Lithodora is a small genus of flowering plants but the genus name is also used as the common name for the most popular of the species, Lithodora diffusa. It is a low-growing flowering groundcover that will work well near pathways and around the edges of flower borders as well as in rock gardens. It also does well in window boxes or containers.
This hardy plant. which is best planted in the spring, produces abundant tiny, vividly blue, star-shaped flowers from late spring to mid- or late summer though the bloom is more sporadic later in the season. It grows densely, and its dark-green leaves remain evergreen year-round in more southern climates with warm winters. Reaching modest heights of six to ten inches, a single plant can slowly spread 24 to 36 inches wide.
|Botanical Names||Lithodora diffusa, formerly Lithospermum diffusum|
|Plant Type||Perennial, groundcover, herbaceous|
|Mature Size||6-10 in. tall, 24-36 in. wide|
|Sun Exposure||Full sun to partial shade|
|Soil Type||Sandy, well-drained|
|Bloom Time||Spring, summer|
|Hardiness Zones||6-8 (USDA)|
|Native Area||Europe, Mediterranean|
Lithodora is easy to grow, quite hardy, and largely resistant to disease. With little maintenance, this groundcover will put on a prolific floral show. The flowers attracts butterflies so it is a good addition to a pollinator garden.
While Lithodora thrives in full sun, it can also grow in partial shade. Give the plant afternoon shade in hotter climates. Protect from direct, hot sunlight and extreme winds until plants become established.
Provide moderately rich, well-drained, acidic soil, preferably sand. The plant does not tolerate heavy clay soil.
Water newly planted Lithodora thoroughly at least once a week to encourage new roots to grow down deeply. Stick your finger in the soil to check that it remains damp about one inch below the surface. Do not let the soil become bone dry or soggy; overwatering could also cause root rot. One inch of water per week should suffice.
Generally, Lithodora does not require fertilizer unless the leaves turn pale green-yellow, which indicates nutrient deficiency or if the soil pH is too alkaline. Use a fertilizer for acid-loving plants like rhododendron and azalea and avoid using granular fertilizers near the plant crown and foliage, as these may cause fertilizer burn. Instead, use a diluted slow-release fertilizer.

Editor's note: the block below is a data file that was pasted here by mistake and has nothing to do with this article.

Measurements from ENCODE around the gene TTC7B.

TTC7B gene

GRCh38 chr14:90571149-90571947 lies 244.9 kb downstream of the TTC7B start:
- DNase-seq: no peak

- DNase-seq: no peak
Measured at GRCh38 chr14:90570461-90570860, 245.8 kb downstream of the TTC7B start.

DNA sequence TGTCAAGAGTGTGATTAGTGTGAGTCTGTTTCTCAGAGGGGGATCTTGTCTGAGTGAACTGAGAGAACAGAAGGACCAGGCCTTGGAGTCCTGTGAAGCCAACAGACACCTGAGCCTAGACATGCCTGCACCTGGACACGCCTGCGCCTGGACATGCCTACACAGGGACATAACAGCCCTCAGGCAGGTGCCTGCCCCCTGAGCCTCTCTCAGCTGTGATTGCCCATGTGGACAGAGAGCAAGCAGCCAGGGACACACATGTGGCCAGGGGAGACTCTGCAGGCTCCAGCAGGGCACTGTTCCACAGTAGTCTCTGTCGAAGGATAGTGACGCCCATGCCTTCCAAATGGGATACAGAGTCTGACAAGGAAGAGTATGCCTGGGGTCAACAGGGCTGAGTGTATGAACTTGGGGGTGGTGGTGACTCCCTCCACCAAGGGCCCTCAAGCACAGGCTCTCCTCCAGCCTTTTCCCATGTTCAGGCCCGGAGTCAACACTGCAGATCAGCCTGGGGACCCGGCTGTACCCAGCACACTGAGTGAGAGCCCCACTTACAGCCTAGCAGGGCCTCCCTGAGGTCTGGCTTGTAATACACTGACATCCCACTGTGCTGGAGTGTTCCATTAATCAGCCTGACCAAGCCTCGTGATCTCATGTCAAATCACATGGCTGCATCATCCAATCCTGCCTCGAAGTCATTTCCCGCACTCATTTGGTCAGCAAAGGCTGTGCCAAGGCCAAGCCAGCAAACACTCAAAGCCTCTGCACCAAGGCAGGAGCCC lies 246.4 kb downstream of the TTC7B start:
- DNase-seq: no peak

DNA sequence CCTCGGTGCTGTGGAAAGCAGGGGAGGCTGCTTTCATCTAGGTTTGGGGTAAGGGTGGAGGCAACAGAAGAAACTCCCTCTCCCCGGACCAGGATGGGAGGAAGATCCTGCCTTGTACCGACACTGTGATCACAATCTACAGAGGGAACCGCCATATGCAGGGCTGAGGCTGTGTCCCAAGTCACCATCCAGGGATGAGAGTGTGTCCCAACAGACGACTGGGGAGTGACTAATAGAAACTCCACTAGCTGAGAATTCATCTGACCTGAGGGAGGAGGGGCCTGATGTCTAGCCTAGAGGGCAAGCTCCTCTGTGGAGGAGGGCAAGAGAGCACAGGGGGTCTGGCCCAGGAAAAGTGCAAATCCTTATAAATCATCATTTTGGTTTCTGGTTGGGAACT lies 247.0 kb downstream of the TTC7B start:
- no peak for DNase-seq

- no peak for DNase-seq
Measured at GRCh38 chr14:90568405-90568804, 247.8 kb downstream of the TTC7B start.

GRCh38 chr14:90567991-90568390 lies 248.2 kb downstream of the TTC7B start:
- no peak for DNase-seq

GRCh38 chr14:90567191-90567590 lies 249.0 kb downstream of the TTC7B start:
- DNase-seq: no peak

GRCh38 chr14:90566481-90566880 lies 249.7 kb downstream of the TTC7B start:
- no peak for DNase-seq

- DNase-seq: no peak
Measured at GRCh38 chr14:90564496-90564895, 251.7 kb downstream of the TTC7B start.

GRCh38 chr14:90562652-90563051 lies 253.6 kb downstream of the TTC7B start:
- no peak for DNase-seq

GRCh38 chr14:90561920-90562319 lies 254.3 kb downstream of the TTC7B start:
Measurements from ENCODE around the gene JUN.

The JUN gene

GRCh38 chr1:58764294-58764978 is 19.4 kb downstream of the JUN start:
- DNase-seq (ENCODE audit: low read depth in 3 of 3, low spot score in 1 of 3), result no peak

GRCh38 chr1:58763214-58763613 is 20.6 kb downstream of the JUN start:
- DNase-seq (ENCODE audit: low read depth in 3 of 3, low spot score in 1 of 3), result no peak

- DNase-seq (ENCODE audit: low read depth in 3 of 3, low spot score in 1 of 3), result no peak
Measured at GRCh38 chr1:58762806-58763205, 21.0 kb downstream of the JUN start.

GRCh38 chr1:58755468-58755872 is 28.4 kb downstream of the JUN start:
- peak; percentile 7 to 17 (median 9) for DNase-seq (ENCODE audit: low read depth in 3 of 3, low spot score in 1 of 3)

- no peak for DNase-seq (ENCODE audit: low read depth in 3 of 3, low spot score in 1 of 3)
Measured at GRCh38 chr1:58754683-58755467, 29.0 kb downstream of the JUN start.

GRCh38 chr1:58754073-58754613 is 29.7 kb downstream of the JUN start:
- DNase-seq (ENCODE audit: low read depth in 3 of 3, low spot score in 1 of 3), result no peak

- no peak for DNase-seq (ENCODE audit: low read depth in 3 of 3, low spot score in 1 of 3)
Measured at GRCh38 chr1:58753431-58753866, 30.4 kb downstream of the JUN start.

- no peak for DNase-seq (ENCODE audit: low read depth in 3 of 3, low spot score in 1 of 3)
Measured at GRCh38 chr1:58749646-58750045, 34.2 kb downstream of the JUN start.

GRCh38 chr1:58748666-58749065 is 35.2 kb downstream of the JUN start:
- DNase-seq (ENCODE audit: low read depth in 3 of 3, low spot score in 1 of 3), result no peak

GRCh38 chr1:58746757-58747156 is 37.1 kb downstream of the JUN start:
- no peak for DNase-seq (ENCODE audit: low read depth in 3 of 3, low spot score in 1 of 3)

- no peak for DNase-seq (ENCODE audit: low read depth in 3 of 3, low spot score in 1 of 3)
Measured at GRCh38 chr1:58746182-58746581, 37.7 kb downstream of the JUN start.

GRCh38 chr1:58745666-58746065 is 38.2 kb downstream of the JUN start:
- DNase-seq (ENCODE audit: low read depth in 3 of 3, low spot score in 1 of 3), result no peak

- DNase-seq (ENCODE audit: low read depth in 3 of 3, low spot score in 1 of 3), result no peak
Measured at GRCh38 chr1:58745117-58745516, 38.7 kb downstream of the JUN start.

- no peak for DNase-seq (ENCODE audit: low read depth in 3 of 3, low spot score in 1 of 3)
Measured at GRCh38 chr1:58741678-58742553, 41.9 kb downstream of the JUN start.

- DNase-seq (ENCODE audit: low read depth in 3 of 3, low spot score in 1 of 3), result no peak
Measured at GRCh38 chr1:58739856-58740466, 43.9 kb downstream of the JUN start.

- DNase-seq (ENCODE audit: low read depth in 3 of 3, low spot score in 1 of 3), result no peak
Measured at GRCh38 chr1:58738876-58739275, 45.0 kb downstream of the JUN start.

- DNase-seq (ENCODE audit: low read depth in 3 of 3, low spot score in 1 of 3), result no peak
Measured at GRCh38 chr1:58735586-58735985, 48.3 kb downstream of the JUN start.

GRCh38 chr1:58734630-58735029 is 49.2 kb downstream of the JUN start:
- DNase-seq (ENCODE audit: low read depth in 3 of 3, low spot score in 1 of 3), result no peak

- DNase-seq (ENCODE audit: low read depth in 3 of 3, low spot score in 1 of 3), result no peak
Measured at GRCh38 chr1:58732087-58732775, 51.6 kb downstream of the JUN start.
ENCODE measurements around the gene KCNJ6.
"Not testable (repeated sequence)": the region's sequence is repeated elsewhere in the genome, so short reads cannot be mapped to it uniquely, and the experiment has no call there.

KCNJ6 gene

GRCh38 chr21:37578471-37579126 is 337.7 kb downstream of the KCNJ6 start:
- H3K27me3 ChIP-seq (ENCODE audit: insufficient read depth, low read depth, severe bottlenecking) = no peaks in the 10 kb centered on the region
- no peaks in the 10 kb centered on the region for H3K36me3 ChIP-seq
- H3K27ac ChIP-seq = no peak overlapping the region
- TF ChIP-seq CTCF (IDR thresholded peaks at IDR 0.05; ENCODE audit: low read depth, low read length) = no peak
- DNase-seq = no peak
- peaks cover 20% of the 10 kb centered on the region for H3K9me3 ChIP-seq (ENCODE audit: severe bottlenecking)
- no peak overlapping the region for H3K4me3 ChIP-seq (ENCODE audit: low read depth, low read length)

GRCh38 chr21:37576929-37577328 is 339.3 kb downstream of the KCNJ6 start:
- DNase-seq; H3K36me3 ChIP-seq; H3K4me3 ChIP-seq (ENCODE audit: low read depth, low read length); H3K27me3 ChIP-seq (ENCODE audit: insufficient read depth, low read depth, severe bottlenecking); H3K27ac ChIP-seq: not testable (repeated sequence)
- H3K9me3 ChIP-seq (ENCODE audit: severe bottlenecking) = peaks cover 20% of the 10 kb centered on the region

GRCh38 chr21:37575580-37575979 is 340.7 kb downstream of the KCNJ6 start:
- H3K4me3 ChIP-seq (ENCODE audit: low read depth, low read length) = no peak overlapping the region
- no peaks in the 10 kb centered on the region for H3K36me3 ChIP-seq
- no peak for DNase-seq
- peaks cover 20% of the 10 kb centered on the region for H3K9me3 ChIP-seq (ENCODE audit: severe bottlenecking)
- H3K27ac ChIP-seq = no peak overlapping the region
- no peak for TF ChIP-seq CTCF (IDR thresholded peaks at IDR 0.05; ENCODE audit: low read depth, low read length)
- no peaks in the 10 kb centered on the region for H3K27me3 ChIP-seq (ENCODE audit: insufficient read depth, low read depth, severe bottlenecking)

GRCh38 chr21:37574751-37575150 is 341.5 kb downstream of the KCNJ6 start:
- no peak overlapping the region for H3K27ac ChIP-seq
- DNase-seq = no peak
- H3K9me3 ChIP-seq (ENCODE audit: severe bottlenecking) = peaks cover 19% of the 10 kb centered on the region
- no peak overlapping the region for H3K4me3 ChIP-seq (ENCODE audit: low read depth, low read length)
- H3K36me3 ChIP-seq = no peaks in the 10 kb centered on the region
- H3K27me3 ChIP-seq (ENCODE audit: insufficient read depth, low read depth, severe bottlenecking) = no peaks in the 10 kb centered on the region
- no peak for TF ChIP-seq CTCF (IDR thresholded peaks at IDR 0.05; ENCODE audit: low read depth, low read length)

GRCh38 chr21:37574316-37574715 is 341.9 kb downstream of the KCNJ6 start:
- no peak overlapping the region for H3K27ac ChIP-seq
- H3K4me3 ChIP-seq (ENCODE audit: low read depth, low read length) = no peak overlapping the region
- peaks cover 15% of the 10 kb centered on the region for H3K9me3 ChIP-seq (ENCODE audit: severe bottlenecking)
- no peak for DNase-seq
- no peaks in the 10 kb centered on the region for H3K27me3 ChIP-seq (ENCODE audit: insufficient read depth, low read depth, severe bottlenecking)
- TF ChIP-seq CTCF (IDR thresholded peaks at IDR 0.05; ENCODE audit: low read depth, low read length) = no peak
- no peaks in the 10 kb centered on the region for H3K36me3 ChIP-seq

Temperature and Humidity
While some gardeners have managed to overwinter certain cultivars of this Mediterranean native in USDA Hardiness Zone 5 or make it last in zones 9 and 10, this herbaceous perennial is generally hardy in only zones 6 through 8. It does not like extremely hot and humid conditions.
Most Lithodora are cultivars of Lithodora diffusa. Popular ones include:
- 'Grace Ward', a sprawling groundcover with deep blue flowers reaching 12 inches in height
- 'White Star', a patented cultivar with a mounded growth habit and vibrant white and blue flowers
- 'Blue Star', a low-growing cultivar whose deep blue flowers have white margins
- 'Heavenly Blue', a low-growing groundcover with hairy grey-green leaves and royal-blue flowers
Consider several things when carefully pruning Lithodora. The plant can become straggly, and the stems or leaves can become damaged by cold winter temperatures. As you would do for any evergreen, wait until early spring to prune it. Remove any blackened leaves that could prevent new growth and cause disease.
The plant can also be cut back after the flowering period ends in mid to late summer to refresh them and maintain the desired size. Remove any unwanted tall or leggy growth.
Unless propagation is prohibited because the plant is patented, Lithodora can be propagated by division in the early spring or fall: